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Jimi Hendrix’s Band of Gypsys Octavia pedal sells for $70,400 at auction

Hendrix's Band of Gypsys Octavia sold at auction
(Image credit: Julien's Auctions)

Three Eddie Van Halen electric guitars weren’t the only big sellers at Julien’s Icons & Idols Trilogy: Rock ‘n’ Roll auction on December 1 and 2: the Octavia effect pedal Jimi Hendrix used on the iconic Band of Gypsys album was auctioned for $70,400.

The gray painted wedge-shaped metal box made by electronics engineer Roger Mayer boasts two inputs labeled with a handwritten sticker on the base reading IN/ VOLUME/ ON/OFF and OUT/OCTAVE.

The Octavia is, as Mayer says in the accompanying interview video, “an electrical engineer imaging device” that produces infinite repeating natural tones.

The pedal was accompanied by: a letter from Roger Mayer dated 2000 confirming that he built it in 1968 and that it was used by Jimi Hendrix; a video of an interview with Mayer in 2020 showing him holding the pedal and confirming that this particular pedal was used by Hendrix on the 1970 live album Band of Gypsys; a copy of the Band of Gypsys album showing Hendrix performing on the cover with the pedal on the stage in the foreground; and a video copy of Band of Gypsys showing the same image, signed by the photographer, Joe Sia.

As recounted in the video, Mayer met Hendrix after seeing him perform at the Bag O’ Nails in London in 1967. “To say that everyone was overwhelmed would be an understatement,” Mayer says. “The first time I saw Jimi I said, ‘Yeah, this is the real deal.’ ”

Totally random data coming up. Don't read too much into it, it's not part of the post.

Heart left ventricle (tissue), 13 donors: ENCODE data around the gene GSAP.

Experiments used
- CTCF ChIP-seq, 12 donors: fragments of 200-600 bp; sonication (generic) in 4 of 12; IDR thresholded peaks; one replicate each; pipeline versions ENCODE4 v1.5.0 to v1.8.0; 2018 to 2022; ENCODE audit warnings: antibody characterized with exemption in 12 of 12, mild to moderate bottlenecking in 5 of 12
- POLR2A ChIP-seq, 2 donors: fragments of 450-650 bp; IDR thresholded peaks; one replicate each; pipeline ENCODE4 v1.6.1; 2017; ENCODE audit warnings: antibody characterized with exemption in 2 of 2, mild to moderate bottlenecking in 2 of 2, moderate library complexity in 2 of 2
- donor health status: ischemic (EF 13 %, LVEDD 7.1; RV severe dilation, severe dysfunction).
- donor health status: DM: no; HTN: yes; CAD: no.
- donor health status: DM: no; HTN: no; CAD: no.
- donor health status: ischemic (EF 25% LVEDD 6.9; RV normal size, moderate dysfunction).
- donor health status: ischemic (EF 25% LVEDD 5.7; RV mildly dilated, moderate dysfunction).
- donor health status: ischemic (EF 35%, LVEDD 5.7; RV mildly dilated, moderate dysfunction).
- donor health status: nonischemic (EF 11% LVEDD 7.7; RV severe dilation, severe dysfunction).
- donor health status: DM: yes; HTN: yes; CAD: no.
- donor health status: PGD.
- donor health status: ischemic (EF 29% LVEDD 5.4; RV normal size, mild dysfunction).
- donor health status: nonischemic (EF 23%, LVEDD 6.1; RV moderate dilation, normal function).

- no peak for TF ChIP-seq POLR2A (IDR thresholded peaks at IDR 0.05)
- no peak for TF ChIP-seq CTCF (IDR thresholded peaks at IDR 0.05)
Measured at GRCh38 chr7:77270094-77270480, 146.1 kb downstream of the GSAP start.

The pair immediately hit it off, having a mutual interest in creating exciting new sounds and tones from a guitar.

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Jimi Hendrix's Band of Gypsys Octavia sold at auction

(Image credit: Julien's Auctions)
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Hendrix's Band of Gypsys Octavia sold at auction

(Image credit: Julien's Auctions)

Shortly after, Hendrix debuted a prototype of the Octavia in a dressing room with a small amplifier. He told Mayer, “Oh, I’ve got an idea for that,” Mayer recalls.

He was sufficiently impressed to invite Mayer to Olympic Studios, resulting in the recording of the single Purple Haze, featuring the Octavia for the first time.

Hendrix went on to use the Octavia on numerous studio and live recordings, including the song Fire, the Axis: Bold as Love album and, subsequently, Band of Gypsys.

As for what, exactly, the Octavia does? “A brief explanation of the Octavia would be that is a mirror imaging device,” Mayer explains. “Which would be like holding a candle up in between two mirrors and you get an infinite succession of images. This box does that electronically.”